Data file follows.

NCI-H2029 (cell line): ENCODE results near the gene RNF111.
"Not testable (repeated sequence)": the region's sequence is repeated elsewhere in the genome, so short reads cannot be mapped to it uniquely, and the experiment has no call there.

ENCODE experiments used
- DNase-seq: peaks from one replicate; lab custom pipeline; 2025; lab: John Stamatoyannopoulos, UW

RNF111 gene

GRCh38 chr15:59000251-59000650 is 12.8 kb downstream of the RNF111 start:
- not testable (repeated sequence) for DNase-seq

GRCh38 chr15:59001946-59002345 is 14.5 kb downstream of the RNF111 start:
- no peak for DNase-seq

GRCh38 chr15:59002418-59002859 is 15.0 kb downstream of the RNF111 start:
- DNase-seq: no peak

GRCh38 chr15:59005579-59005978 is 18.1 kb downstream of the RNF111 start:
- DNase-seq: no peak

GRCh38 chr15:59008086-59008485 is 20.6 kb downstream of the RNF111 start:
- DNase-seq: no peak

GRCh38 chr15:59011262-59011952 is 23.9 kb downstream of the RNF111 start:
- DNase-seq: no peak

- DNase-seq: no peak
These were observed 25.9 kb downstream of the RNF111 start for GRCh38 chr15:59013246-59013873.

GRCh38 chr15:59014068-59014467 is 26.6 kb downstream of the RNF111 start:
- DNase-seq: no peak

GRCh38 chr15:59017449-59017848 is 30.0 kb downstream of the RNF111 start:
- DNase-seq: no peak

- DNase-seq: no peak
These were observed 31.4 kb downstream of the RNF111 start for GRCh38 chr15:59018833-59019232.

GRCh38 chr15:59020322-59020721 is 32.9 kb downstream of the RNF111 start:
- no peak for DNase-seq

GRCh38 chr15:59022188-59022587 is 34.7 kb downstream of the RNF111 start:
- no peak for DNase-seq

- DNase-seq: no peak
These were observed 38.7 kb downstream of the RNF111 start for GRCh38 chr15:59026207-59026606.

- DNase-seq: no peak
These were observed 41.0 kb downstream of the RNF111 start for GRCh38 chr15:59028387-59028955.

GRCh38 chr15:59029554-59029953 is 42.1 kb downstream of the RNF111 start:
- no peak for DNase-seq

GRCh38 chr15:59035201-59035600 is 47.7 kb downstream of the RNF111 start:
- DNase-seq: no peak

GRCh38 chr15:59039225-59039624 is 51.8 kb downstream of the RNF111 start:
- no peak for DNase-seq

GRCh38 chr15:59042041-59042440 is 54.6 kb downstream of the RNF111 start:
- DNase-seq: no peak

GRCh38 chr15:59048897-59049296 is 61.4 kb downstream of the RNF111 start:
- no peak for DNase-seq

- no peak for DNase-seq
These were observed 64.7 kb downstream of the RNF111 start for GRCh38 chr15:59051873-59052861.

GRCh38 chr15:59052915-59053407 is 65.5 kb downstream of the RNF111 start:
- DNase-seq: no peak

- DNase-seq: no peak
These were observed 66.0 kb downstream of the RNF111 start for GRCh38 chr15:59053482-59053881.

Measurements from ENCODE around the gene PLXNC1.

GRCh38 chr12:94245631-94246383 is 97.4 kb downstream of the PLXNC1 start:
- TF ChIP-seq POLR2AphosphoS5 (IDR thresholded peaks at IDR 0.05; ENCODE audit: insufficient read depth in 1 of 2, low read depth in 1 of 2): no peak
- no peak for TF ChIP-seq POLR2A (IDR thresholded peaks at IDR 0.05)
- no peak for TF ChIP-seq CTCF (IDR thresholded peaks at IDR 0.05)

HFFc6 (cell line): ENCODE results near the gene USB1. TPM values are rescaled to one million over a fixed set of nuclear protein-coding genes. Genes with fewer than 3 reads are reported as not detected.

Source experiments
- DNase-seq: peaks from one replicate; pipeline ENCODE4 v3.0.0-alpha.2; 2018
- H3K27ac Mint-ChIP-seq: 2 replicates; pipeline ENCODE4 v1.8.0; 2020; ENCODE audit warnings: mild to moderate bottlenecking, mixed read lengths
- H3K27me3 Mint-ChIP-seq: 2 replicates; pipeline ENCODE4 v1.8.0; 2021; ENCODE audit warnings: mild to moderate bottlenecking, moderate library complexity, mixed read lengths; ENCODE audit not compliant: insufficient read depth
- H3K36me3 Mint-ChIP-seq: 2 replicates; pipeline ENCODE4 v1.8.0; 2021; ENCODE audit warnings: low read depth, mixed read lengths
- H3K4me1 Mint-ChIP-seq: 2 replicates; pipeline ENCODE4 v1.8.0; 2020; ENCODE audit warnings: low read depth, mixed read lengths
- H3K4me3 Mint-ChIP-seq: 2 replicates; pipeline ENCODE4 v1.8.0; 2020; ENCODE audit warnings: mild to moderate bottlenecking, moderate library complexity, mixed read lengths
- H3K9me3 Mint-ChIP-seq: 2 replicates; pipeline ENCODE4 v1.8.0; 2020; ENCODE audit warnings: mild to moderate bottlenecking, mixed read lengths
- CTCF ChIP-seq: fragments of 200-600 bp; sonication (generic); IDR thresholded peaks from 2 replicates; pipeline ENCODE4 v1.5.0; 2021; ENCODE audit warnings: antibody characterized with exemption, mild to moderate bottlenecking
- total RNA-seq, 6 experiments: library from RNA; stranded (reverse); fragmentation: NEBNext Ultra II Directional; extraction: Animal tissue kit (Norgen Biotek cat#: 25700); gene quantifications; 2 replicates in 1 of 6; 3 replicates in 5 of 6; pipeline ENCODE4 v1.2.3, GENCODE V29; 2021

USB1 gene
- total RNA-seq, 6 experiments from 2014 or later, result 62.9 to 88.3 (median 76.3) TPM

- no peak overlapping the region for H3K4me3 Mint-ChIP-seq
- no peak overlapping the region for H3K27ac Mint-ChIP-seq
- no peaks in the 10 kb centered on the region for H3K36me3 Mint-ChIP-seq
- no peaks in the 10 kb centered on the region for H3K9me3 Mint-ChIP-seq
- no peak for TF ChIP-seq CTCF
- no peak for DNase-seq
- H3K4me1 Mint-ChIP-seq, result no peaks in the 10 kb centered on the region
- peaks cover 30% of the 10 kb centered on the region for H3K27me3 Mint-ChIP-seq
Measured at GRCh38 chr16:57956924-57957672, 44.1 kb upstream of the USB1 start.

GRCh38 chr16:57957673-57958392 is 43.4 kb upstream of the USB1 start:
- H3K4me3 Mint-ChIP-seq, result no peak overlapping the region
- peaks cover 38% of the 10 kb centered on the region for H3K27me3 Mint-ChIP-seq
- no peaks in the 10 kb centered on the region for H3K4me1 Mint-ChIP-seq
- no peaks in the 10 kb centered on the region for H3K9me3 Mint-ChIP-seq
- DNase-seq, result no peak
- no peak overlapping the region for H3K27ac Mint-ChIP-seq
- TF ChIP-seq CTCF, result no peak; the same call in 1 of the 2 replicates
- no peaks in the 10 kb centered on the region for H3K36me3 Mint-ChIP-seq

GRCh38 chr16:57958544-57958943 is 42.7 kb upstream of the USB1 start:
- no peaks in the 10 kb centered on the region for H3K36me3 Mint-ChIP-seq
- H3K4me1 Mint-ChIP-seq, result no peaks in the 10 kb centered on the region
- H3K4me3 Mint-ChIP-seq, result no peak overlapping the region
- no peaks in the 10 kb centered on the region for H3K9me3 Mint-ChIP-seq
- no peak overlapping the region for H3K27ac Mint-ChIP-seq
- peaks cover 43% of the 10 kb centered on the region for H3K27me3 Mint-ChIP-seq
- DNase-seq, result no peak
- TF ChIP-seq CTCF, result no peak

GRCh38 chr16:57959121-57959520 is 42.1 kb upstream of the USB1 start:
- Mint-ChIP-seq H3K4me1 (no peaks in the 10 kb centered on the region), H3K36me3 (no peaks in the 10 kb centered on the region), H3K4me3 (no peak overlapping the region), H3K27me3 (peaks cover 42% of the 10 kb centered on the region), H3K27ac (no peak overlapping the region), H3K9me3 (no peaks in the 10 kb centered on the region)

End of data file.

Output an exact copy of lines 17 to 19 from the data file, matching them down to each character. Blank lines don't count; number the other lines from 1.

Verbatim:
- DNase-seq: no peak

- DNase-seq: no peak
These were observed 25.9 kb downstream of the RNF111 start for GRCh38 chr15:59013246-59013873.